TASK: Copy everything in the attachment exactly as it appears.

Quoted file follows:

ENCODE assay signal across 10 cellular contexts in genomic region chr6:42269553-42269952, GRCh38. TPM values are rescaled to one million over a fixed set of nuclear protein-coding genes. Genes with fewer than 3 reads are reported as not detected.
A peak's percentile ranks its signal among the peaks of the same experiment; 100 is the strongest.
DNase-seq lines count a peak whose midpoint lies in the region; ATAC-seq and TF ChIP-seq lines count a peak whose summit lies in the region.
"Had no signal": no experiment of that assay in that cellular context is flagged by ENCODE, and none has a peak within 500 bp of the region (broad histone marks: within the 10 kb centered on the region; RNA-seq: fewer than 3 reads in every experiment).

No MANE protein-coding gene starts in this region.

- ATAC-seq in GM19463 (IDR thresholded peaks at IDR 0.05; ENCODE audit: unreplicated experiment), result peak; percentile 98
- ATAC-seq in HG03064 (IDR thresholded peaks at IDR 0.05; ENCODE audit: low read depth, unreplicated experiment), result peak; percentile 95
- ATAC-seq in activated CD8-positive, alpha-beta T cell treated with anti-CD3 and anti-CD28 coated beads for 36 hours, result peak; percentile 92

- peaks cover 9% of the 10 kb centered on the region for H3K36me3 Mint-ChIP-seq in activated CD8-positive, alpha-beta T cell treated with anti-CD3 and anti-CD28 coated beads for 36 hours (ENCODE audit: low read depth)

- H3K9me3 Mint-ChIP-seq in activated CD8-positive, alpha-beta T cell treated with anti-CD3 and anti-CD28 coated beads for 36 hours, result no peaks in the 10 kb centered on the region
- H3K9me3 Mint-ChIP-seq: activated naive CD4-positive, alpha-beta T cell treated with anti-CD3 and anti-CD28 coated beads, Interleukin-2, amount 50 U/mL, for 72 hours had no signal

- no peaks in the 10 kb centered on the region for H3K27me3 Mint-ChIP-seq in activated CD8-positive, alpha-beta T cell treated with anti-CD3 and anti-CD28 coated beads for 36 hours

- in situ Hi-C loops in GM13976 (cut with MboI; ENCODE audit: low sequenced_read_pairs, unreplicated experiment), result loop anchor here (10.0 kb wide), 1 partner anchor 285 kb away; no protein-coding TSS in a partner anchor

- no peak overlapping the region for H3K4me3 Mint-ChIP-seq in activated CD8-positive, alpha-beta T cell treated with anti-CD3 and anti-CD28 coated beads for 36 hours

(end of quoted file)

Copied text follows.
ENCODE assay signal across 10 cellular contexts in genomic region chr6:42269553-42269952, GRCh38. TPM values are rescaled to one million over a fixed set of nuclear protein-coding genes. Genes with fewer than 3 reads are reported as not detected.
A peak's percentile ranks its signal among the peaks of the same experiment; 100 is the strongest.
DNase-seq lines count a peak whose midpoint lies in the region; ATAC-seq and TF ChIP-seq lines count a peak whose summit lies in the region.
"Had no signal": no experiment of that assay in that cellular context is flagged by ENCODE, and none has a peak within 500 bp of the region (broad histone marks: within the 10 kb centered on the region; RNA-seq: fewer than 3 reads in every experiment).

No MANE protein-coding gene starts in this region.

- ATAC-seq in GM19463 (IDR thresholded peaks at IDR 0.05; ENCODE audit: unreplicated experiment), result peak; percentile 98
- ATAC-seq in HG03064 (IDR thresholded peaks at IDR 0.05; ENCODE audit: low read depth, unreplicated experiment), result peak; percentile 95
- ATAC-seq in activated CD8-positive, alpha-beta T cell treated with anti-CD3 and anti-CD28 coated beads for 36 hours, result peak; percentile 92

- peaks cover 9% of the 10 kb centered on the region for H3K36me3 Mint-ChIP-seq in activated CD8-positive, alpha-beta T cell treated with anti-CD3 and anti-CD28 coated beads for 36 hours (ENCODE audit: low read depth)

- H3K9me3 Mint-ChIP-seq in activated CD8-positive, alpha-beta T cell treated with anti-CD3 and anti-CD28 coated beads for 36 hours, result no peaks in the 10 kb centered on the region
- H3K9me3 Mint-ChIP-seq: activated naive CD4-positive, alpha-beta T cell treated with anti-CD3 and anti-CD28 coated beads, Interleukin-2, amount 50 U/mL, for 72 hours had no signal

- no peaks in the 10 kb centered on the region for H3K27me3 Mint-ChIP-seq in activated CD8-positive, alpha-beta T cell treated with anti-CD3 and anti-CD28 coated beads for 36 hours

- in situ Hi-C loops in GM13976 (cut with MboI; ENCODE audit: low sequenced_read_pairs, unreplicated experiment), result loop anchor here (10.0 kb wide), 1 partner anchor 285 kb away; no protein-coding TSS in a partner anchor

- no peak overlapping the region for H3K4me3 Mint-ChIP-seq in activated CD8-positive, alpha-beta T cell treated with anti-CD3 and anti-CD28 coated beads for 36 hours